At first sight it seems that Alexander Korotko’s poem deals with the excruciating pain of expectation. “Tell me sooner the hour by which I must come to the appointed place, and let me drink in to the full the mountain air which so attracts me to it,” says Abraham. He’s an ordinary father, for whom the idea is unacceptable that his son should leave this life before him. But the fact that he himself must sacrifice his son fills him with intolerable, unimaginable pain. Life is a burden for Abraham. “. I am stifled and cramped on earth!” he cries silently, addressing a pitiless Creator.
However, as already stated, the Abraham of the poem is multidimensional and polysemantic. His personal tragedy is only one measure of what is happening. What is happening here and now – on the slopes of Mount Moriah – to him and his beloved son Isaac will recur many times to sons, to distant descendants of Abraham in a future which the Creator has mercilessly revealed to him. ” while detachments of crusaders are naïve from head to foot and sleep a childish sleep somewhere beyond the seven seas”, however, the day will come when “unknown envy and restless spite” will inevitably ” give poison to the earth to drink.” The exaltation and glory of the “stiff-necked people” of the sons of Abraham will become intertwined with persecutions, humiliations and sacrifices.
From the point of view of Abraham there was no need for time which “flows like a black river”. In the mediaeval piyyut (a liturgical poem written to embellish Jewish worship) the “Song of unity” there is the following line: ” a thousand years are as yesterday for Him”. The author, whose name has not come down to us, had God in mind, but the words could apply to our forefather Abraham, to whom, as is described in Alexander Korotko’s poem, the Lord revealed the future, having compelled him to live in the past, the present and the future simultaneously.
Alexander Korotko’s poem opens up before the reader a “big question” linked to the original biblical subject. This in itself bears witness to the fact that this is a philosophical work. It is not only an artistic creation, but also a tribute to the philosophy of being; it is therefore important to be able to pose a question and not find an answer to it, although the answer may lie in the question itself, as posed by the author. It is not the answer which is important but the search for the possibility of posing the question.
In the poem I sense the Russian literary tradition, which penetrates the Biblical roots and has much in common with sacral knowledge. It is precisely Russian poetics which is uniquely innovatory, something I have not seen in works which revisited the Jewish theme of sacrifice. At the level of memory of the genre, memory of the situation, the roots of which go back ton the Torah, a traditional vision is given of the sacrifice motif. Traditional precisely from the point of view of Jewish vision and Jewish tradition.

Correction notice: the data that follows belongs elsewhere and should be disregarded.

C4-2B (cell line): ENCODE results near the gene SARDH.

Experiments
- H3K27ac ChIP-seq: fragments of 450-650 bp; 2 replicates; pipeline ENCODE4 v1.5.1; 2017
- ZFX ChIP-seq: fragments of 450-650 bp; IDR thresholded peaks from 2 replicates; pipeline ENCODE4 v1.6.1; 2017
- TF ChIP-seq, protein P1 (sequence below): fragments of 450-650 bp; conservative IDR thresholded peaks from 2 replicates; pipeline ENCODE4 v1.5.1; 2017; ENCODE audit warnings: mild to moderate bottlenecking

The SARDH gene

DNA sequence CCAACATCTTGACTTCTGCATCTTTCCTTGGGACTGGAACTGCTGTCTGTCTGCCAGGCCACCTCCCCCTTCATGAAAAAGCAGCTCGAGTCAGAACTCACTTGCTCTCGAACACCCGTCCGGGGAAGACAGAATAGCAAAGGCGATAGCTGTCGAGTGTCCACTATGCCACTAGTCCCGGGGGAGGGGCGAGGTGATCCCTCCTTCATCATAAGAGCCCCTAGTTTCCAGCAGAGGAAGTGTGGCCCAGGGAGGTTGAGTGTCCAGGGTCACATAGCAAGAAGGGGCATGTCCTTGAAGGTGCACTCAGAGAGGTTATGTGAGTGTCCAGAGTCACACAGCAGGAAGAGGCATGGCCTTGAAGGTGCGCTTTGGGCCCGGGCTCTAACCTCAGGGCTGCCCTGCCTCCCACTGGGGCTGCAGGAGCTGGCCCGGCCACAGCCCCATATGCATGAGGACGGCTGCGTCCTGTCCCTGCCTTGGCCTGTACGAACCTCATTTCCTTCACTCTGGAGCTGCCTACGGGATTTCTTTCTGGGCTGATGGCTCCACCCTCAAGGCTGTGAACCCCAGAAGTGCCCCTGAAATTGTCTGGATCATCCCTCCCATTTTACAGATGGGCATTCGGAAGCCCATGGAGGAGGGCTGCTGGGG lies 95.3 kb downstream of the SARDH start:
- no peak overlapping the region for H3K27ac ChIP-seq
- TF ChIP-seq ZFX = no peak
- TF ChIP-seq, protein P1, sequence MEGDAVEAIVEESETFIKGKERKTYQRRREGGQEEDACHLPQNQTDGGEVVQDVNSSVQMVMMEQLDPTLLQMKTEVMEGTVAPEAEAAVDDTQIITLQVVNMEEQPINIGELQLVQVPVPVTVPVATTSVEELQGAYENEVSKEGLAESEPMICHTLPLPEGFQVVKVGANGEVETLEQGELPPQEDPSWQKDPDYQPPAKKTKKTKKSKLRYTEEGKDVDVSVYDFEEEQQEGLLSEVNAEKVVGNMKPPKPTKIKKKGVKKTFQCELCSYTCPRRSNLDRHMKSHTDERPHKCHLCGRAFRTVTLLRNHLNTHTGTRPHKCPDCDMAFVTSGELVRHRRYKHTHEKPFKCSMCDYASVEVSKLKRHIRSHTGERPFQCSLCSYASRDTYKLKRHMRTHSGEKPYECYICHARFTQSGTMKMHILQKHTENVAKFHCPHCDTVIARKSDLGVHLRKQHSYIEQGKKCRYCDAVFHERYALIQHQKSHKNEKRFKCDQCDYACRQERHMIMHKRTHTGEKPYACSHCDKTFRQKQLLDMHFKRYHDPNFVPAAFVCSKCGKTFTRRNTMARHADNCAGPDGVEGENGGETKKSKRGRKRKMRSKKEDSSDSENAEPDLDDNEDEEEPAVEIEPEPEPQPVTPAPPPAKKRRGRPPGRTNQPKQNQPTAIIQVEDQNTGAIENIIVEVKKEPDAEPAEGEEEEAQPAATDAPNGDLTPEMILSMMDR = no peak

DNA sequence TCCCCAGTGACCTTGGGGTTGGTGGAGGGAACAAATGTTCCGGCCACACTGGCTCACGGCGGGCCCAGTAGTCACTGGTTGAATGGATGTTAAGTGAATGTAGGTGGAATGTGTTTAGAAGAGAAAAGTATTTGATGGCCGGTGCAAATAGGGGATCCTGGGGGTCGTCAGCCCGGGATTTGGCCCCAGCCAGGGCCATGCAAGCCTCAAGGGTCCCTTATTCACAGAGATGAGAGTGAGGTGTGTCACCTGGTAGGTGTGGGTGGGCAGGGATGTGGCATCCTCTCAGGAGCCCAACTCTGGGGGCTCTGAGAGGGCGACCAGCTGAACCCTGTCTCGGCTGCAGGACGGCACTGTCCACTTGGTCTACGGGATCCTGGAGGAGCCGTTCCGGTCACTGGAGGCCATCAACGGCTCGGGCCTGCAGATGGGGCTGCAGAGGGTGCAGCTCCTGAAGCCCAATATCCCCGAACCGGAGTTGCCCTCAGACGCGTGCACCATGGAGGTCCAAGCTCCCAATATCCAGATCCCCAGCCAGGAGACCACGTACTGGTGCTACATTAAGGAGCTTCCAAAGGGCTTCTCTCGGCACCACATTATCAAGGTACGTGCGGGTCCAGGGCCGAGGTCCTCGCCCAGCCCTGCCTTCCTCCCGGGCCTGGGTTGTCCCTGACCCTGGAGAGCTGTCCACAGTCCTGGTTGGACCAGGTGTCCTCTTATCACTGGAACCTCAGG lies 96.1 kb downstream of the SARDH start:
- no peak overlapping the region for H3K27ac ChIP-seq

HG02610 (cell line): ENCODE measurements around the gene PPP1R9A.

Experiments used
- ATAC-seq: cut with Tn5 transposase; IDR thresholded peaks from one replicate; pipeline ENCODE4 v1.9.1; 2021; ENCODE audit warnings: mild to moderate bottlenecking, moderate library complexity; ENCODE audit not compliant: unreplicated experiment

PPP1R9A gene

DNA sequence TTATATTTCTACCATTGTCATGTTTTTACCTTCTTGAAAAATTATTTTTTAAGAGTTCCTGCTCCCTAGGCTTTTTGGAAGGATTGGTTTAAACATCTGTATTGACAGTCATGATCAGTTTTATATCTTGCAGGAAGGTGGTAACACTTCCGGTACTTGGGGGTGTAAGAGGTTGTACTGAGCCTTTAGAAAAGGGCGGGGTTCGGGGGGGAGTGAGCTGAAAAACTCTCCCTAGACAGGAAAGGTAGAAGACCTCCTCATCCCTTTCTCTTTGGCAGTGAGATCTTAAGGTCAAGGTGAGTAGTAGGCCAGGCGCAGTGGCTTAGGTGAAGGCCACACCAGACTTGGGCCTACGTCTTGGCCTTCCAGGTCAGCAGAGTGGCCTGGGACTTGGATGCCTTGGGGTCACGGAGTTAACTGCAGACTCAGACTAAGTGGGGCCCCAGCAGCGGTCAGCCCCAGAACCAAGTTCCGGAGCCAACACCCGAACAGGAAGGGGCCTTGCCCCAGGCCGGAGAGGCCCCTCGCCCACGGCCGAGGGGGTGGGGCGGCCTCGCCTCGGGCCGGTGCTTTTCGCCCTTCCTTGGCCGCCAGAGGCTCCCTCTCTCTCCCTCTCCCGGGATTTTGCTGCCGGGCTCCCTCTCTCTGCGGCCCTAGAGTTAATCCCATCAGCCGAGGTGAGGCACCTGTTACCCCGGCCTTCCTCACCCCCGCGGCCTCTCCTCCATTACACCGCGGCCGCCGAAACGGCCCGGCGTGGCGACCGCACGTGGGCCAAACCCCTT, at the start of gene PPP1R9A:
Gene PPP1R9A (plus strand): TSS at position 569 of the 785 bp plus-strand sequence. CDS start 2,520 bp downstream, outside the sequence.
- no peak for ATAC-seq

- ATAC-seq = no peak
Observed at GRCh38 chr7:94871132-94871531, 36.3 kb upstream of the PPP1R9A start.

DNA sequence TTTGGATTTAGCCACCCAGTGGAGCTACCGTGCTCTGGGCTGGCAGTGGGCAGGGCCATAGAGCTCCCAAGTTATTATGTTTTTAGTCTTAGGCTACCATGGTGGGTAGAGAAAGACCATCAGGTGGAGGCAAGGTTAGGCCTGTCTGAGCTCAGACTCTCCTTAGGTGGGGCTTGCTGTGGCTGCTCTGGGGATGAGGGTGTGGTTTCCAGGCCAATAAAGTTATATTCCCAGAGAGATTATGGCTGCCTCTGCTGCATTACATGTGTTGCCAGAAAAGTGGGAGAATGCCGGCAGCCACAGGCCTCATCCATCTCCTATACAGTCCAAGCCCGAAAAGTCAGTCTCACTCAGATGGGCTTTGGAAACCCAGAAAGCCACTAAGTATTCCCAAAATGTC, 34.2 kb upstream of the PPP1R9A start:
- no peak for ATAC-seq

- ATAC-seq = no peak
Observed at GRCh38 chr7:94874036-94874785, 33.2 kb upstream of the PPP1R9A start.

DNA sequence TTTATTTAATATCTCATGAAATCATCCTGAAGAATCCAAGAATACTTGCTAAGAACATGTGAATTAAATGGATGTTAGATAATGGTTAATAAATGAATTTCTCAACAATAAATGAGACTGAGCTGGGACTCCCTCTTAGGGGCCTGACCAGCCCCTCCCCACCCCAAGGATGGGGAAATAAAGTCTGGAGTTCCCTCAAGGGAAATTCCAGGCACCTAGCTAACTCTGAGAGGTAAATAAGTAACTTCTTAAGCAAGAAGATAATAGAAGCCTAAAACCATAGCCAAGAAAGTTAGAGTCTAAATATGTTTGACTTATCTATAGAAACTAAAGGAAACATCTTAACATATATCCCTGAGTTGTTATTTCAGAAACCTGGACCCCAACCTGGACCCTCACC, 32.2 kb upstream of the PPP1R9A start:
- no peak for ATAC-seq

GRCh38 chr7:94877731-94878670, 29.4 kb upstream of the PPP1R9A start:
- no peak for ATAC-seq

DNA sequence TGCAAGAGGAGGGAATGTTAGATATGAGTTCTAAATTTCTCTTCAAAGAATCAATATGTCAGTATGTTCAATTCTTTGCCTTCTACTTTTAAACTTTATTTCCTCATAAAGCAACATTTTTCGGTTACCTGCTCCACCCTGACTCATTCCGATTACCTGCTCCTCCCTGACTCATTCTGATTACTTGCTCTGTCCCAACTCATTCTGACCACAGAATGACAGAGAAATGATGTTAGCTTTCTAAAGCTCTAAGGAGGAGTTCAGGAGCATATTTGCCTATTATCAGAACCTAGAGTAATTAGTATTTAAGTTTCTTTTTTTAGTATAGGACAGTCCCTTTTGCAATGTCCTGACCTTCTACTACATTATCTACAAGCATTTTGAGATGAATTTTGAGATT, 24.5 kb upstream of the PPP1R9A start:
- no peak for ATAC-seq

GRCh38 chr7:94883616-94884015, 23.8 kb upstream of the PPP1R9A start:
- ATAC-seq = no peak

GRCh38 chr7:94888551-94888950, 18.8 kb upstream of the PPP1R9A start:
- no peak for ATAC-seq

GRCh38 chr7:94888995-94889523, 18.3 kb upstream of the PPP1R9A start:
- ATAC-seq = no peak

But here is innovation in legend, in Russian poetic tradition, in metre and rhythm, which are immersed in the flat surface of the Torah and recreate the effect of uncoordinated existence, when matter gives way under the feet. And the question is raised not only at the level of words (language), but also at the level of sound, rhythm, specific vibrations (language), speech itself, which goes from existence to the eternity of the universe, where there is no time, and, consequently, no hurry. I have never seen or encountered anything like this in literature.
It seems to me that in this lies the artistic and philosophical innovation of Alexander Korotko’s poem. It leaves a powerful emotional and psychological impact. And in order to emerge from this condition, it is essential to build one’s own world, to find what creation brings, to find what can recreate the uncoordinated foundation of time and space, as in the Biblical subject.
The uniqueness of Alexander Korotko’s poem “Abraham and Isaac” lies, in the first place, in the fact that it serves as a kind of bridge between cultures, presenting as it does, in Russian, (and therefore accessible to non-Jewish and assimilated Jewish readers) a traditional Jewish vision of this Biblical subject which has become, in a certain sense, a key feature of Jewish self-awareness. This poem makes one involuntarily call to mind the words of the Ukrainian poet of Jewish descent Abram Katznelson: “I am a bridge between Jews and Ukrainians”.
Alexander Korotko’s poem is, without question, a mighty monument of world literature.
Translated by Michael Pursglove